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Avianca Announces New Fare Structure as Part of Ongoing Efforts to Secure Profitability
South American carrier Avianca announced a new fare structure that seeks to generate additional revenue through the sale of ancillary products. The new structure is divided into five fare groups labeled as S, M, L, XL and XXL and begins charging for seat selection along with hold luggage in the lower fare groups.
Silvia Moquera, Avianca’s Chief commercial officer, said in a press release, “With this change we focus on our clients, we understand that the traveler is the owner of their flight experience and that is why we give them all the tools to travel according to their needs.”
“The intention to change the fares model is to give the clients an additional value. We are generating a greater offer and we align with the sales and customer service trends in the world,” she added.
In this way, the new structure will see the S fare group charging for seat selection and hold luggage, the M group will include one piece of 23 kilos for hold luggage while restricting changes and refunds. Business class fares will take the names of XL and XXL, with the former being discounted business class with some change and cancellations restrictions, while the latter standing for a fully flexible business class fare.
As part of the move which seeks to generate additional revenue from ancillary services, Avianca has created a new extra legroom section within economy branded as “Avianca Plus.” The new section will come with priority boarding, an amenity kit and an upgraded blanket. Costumers purchasing full fare economy labeled as L will be able to enjoy these benefits.
Additionally, travelers will be able to purchase these seats separately. The new “Avianca Plus” product will be available on long-haul flights from Avianca’s base in Bogotá to Madrid, Barcelona, London Heathrow and Munich.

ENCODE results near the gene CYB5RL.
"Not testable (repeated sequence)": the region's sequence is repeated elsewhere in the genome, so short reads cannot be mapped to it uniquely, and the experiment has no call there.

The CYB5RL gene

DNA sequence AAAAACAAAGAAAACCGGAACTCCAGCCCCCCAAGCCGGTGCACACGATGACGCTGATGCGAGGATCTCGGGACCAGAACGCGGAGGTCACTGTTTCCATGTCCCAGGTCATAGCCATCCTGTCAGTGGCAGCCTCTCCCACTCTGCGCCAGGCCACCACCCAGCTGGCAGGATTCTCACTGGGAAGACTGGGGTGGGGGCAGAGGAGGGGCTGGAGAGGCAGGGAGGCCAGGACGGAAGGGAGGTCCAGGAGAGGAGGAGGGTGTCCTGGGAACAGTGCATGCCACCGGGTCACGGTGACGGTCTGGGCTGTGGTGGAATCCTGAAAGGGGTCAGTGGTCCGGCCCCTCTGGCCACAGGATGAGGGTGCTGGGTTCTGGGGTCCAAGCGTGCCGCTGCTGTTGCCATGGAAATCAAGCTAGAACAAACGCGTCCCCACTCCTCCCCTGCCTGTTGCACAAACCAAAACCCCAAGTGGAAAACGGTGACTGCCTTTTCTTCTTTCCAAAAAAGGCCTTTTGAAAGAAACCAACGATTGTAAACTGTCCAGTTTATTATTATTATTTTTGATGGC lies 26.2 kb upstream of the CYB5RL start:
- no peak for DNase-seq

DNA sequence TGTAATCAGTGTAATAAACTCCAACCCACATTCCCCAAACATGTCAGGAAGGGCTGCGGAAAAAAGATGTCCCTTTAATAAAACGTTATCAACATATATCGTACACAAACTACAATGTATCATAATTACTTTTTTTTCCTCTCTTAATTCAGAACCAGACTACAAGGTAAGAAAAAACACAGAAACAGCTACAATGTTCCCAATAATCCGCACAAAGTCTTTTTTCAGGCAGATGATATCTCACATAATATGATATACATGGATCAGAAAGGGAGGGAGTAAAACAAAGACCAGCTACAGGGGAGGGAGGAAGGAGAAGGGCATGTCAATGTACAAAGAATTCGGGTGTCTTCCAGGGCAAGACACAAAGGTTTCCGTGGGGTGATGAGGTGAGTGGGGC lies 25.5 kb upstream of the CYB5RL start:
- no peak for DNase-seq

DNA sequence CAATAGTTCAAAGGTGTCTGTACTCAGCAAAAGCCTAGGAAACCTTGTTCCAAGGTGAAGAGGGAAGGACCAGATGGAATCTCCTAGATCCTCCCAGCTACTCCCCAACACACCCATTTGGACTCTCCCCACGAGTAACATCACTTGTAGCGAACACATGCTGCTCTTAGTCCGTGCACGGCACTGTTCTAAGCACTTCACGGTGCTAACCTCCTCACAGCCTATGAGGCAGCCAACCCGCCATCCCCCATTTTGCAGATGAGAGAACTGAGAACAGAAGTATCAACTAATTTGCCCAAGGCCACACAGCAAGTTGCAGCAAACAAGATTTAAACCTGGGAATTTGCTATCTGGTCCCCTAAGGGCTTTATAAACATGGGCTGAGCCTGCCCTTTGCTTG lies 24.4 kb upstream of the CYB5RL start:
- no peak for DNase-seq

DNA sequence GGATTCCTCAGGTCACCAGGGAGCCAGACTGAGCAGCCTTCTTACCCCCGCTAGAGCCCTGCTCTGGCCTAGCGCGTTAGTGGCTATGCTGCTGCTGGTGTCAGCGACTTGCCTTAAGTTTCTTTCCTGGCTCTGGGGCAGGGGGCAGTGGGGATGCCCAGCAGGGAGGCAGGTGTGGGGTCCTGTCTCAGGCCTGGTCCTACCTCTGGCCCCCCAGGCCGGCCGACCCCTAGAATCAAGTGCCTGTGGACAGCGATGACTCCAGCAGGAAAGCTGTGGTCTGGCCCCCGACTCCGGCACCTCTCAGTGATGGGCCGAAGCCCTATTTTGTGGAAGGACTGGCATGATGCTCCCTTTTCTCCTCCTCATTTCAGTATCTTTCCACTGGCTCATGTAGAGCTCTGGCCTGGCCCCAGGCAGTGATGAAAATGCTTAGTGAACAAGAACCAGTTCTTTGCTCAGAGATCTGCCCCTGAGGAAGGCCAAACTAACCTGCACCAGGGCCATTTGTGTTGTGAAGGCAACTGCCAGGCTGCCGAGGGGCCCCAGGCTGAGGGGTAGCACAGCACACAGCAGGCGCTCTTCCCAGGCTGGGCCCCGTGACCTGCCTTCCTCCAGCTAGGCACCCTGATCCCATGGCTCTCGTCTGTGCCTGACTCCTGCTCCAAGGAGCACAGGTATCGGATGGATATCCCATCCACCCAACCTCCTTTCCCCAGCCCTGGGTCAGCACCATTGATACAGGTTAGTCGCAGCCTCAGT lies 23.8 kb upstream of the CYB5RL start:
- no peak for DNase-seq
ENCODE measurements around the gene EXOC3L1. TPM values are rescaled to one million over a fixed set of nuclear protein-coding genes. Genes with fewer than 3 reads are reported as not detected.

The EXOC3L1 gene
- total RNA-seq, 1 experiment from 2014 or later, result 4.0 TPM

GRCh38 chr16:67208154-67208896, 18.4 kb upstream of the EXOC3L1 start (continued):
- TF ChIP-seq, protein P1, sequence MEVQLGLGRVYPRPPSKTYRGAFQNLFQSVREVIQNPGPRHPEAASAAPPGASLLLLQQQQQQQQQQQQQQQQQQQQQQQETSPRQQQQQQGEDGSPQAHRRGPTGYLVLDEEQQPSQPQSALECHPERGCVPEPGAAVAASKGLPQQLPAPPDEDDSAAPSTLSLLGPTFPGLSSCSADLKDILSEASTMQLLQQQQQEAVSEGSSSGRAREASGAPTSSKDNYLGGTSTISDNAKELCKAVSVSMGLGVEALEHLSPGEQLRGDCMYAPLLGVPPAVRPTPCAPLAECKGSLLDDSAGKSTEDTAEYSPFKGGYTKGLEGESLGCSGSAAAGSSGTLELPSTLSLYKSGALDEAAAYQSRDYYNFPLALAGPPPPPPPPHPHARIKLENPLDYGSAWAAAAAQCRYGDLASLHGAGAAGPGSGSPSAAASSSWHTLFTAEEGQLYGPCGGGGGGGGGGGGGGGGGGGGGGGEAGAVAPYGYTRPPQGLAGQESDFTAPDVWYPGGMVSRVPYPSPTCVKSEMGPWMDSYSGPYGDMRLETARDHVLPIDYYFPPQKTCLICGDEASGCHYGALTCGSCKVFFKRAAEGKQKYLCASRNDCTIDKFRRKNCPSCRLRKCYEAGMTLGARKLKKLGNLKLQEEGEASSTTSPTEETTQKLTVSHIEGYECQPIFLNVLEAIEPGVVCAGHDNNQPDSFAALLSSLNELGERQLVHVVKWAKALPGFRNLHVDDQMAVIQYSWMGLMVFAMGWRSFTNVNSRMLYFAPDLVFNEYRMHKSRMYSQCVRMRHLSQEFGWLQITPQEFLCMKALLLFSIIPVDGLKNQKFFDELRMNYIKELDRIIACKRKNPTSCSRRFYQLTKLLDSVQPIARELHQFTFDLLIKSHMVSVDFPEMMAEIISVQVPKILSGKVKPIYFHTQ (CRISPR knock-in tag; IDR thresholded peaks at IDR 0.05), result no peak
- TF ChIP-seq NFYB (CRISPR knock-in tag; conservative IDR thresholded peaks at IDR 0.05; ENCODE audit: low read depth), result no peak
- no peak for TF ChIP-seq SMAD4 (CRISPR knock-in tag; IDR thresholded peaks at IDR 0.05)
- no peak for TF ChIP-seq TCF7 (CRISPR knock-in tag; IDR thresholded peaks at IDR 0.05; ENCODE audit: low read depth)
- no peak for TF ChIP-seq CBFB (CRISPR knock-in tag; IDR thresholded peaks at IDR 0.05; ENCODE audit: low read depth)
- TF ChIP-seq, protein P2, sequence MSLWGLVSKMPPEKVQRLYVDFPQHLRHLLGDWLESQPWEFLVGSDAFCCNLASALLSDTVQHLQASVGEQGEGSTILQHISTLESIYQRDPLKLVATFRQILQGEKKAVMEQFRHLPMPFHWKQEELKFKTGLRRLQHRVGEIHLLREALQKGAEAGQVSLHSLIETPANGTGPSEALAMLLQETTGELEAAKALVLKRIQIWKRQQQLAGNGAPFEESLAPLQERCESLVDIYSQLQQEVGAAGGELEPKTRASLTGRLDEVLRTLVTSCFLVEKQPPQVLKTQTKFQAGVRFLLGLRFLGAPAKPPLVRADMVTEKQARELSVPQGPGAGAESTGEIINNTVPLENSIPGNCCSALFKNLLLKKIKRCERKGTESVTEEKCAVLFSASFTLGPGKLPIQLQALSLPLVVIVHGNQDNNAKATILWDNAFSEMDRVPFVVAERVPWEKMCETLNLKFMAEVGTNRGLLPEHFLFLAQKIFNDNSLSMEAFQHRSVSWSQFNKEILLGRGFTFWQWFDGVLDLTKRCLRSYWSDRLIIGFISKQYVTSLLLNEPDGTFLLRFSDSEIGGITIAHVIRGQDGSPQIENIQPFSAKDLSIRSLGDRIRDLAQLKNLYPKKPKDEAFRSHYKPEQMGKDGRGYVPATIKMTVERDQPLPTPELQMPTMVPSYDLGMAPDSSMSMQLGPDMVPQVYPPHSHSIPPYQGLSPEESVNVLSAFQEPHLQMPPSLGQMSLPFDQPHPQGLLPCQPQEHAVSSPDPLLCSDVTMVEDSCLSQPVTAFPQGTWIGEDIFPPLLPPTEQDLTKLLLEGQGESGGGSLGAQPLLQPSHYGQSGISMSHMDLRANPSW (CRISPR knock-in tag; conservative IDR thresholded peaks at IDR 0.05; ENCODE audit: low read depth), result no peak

Setting Path Towards Profitability
Avianca’s CEO Anko Vander Werff, appointed in the second quarter of 2019, stepped into the role with the primary mission of bringing the airline back into profitability by 2021 from its $5 million debt.
The plan sought to reconfigure the company’s structure to optimize efficiency in its use of resources. For such, the airline has cancelled orders for 20 A320neos, instead switching commitments for 21 A321neos into the smaller A320neos, while cancelling five of the larger Airbus single-aisle variants and will receive just two A321neos out of its initial order for 28 frames.
The airline has also deferred aircraft deliveries to 2025 in order to reduce short-term financial pressures and prioritize its restructuring needs.
The Bogota-based carrier has also made significant network and capacity adjustments focusing on routes that provide better returns, while weaker routes and those that did not add much value to their overall network and hub structure.
In this way, these changes have focused on reshaping the airline’s multi-hub structure that would see it having many overlapping routes from its hubs in Bogota, Colombia, San Salvador and Lima, and instead placing emphasis on boosting its Bogota hub with more and better-timed frequencies to offer seamless connections to flyers.
Efforts to concentrate movement in Bogota has led the carrier to reduce almost 20 routes from the Lima hub, including Asuncion, Medellin, Cali, Montevideo, Porto Alegre, Cancun and Punta Cana as many were already served from Bogota or San Salvador. The only addition from the Peruvian hub is Miami with a second daily frequency to be added in April. However, with equipment changing from a single A330 departure to a twice-daily A319/A320 operation the real capacity increase is a mere seven percent.
From Bogota, Avianca has added a third daily flight to Sao Paulo and will begin operating flights to Porto Alegre, Asuncion and Montevideo previously flown from Lima.
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